Friday, January 18, 2013

Lessons Learned from an Epidemic


The current influenza epidemic has caused us all to take more precautions in our daily routines. News of outbreaks, hospitalizations and deaths brings on a heightened attention to the little things we can do to try to protect ourselves from the virus. I am reminded of the scare of the SARS epidemic of 2003. SARS was frightening because it was swift, deadly, highly contagious, and there was no vaccine available.  


My friend, Jerry Moye, lives in Hong Kong and teaches at the Hong Kong Baptist Theological Seminary.  During that SARS outbreak, Jerry described to me the safety measures that were being taken. Schools were closed, public outings were limited. Everyone tried to protect themselves from contamination. Jerry told me that the Chinese church that he attended decided to continue with limited Sunday worship, with no children’s programs, and opening the church only for those adults who were well and wanted to come. Jerry made the comment about what a sight it was to see the choir members singing while wearing surgical masks. That comment about church and surgical masks provided me with some insight about how we relate to one another which I elaborated upon in my poem, Unmasking the Mask.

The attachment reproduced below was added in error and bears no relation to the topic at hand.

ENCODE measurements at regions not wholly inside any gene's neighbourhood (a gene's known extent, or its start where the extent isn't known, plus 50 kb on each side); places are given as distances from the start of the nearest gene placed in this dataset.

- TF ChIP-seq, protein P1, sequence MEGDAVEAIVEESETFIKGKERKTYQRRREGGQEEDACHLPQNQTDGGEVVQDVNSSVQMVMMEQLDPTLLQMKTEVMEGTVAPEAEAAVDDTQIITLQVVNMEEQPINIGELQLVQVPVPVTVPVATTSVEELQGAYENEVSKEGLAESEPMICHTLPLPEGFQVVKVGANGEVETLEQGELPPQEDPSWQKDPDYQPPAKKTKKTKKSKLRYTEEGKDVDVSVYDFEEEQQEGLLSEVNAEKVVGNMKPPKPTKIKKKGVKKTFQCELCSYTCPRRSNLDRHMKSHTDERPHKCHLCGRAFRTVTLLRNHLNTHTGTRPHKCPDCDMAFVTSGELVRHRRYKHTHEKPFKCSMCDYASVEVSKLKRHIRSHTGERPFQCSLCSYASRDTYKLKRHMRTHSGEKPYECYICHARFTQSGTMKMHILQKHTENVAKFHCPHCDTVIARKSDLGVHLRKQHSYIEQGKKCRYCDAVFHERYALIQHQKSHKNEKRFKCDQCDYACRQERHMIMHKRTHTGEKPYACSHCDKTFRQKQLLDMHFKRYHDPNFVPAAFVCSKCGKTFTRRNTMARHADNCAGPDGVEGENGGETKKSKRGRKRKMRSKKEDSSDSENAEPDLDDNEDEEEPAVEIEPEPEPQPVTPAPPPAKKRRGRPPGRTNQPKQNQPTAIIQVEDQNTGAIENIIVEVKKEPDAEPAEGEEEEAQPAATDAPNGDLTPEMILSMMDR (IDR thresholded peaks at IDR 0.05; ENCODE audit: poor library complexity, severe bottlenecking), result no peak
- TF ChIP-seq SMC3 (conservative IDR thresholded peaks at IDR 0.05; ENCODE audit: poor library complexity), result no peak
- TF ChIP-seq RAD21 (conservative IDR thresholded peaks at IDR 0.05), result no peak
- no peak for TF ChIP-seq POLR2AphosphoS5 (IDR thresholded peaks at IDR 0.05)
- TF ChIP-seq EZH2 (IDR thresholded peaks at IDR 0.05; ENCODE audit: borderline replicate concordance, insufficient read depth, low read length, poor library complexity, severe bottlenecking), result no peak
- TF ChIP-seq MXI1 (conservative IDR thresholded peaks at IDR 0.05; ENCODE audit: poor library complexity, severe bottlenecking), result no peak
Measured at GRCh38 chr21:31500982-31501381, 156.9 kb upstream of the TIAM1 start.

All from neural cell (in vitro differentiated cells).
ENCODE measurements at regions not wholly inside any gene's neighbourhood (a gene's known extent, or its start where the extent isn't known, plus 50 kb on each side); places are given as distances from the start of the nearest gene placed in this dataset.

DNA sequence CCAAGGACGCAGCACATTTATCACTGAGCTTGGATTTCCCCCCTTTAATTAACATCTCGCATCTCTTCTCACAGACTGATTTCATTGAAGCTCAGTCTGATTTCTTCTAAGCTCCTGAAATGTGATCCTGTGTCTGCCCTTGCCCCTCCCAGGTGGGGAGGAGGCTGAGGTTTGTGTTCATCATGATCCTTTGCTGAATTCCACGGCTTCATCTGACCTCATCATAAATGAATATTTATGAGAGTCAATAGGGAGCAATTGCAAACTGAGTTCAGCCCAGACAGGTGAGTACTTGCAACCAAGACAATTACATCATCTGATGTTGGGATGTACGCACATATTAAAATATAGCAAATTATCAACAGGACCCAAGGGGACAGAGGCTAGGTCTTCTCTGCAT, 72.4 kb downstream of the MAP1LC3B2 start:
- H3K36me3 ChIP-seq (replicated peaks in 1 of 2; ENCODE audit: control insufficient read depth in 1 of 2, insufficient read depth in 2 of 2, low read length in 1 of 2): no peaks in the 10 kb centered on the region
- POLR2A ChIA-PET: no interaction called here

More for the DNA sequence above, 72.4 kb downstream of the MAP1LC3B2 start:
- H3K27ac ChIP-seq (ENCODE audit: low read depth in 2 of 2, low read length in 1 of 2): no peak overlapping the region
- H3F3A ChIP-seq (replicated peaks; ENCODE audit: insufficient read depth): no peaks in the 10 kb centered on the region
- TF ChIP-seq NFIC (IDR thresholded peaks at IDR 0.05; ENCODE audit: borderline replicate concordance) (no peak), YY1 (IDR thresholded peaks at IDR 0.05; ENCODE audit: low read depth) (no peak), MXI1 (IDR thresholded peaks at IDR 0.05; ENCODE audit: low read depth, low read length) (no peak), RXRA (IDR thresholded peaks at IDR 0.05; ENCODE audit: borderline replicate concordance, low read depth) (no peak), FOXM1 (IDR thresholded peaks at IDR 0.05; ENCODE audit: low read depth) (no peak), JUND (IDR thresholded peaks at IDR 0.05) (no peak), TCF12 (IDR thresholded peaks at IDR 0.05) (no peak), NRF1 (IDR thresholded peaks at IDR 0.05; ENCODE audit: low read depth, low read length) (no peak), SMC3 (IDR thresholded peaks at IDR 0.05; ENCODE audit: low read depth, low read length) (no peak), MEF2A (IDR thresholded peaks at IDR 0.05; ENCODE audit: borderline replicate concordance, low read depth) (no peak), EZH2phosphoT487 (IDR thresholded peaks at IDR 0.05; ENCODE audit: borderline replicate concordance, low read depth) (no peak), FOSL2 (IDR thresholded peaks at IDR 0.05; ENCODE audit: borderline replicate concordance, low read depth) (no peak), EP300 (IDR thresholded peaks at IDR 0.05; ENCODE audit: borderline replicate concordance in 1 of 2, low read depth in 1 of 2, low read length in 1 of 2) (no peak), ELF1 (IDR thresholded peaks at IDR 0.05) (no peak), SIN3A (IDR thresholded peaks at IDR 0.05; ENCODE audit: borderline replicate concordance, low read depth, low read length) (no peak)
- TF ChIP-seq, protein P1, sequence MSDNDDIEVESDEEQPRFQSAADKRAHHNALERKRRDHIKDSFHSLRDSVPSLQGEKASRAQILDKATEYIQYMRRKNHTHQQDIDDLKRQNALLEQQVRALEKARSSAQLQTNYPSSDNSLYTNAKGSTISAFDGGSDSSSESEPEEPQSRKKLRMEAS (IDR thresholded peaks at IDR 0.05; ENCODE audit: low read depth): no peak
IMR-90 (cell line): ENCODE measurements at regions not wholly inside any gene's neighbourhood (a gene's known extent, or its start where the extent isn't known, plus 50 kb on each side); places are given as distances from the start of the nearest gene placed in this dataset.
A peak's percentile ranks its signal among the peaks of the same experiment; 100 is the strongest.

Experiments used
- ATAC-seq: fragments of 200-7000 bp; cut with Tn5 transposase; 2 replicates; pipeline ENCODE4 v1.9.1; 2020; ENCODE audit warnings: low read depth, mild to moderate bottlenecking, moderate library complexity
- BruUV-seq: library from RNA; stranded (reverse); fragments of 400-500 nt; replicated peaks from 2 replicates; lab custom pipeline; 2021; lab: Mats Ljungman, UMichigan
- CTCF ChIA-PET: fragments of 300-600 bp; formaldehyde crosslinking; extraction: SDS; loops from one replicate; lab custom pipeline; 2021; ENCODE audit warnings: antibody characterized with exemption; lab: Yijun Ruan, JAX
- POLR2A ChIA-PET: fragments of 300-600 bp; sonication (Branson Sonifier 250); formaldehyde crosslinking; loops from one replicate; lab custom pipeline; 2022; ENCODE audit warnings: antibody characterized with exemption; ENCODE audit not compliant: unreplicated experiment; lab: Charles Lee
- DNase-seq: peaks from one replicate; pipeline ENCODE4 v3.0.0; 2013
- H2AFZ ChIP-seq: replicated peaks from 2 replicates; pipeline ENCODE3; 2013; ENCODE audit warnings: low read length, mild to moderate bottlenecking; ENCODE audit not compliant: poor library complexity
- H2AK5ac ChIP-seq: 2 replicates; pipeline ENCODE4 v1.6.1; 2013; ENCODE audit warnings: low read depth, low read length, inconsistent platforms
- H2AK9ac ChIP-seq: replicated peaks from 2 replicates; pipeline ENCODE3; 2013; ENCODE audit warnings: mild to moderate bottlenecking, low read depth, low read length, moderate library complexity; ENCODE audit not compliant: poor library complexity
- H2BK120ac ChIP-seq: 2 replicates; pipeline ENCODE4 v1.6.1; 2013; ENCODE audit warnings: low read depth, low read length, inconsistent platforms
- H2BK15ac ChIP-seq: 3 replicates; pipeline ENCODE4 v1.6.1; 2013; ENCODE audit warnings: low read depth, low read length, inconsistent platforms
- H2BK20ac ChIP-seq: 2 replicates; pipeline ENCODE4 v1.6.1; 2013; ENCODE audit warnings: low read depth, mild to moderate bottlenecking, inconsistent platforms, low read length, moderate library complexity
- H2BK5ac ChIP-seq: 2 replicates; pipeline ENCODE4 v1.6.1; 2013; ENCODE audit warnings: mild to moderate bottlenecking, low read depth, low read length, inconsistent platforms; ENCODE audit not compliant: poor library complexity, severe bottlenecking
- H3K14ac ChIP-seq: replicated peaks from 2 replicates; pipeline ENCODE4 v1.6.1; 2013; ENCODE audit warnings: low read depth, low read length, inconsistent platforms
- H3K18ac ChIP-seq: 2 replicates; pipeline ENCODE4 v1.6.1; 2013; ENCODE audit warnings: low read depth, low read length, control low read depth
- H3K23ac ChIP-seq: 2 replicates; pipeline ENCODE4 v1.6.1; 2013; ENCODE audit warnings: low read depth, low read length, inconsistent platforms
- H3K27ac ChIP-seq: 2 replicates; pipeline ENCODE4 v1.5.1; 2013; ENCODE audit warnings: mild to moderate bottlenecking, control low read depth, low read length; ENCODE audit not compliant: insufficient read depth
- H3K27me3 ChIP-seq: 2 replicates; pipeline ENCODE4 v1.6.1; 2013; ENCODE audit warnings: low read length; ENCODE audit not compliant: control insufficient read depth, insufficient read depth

Unmasking the Mask
  
In spite of the epidemic
The people gather on Sunday morning.
Singing hymns and greeting one another
Through surgical masks,
They are determined to carry on.

The sight of all those masks in church
Seems odd at first,
But we always wore the mask.
Sometimes an outsider,
Or a prophet,
Would challenge us
Using words like,
"Hypocrite,"
"Socialite,"
"Plastic saint."
Most of us
Allowed each other
The saving of face
By ignoring the mask.

Now, every mask is out in the open
Like flags of solidarity.
In the clear light of the epidemic
We see that sometimes a mask is needed
For protection.

There is always a risk,
Epidemic or not,
When we draw close to one another.
When we know it is safe,
We will remove the mask.
Until then
We will grant each other the right
To speak through the mask.
We all know
That touching and knowing
Are better than proximity,
That proximity
Is better than isolation.
We will venture as close as we can
And grant each other a safe place.
Mask or no mask.

                                     ~ Charles Kinnaird



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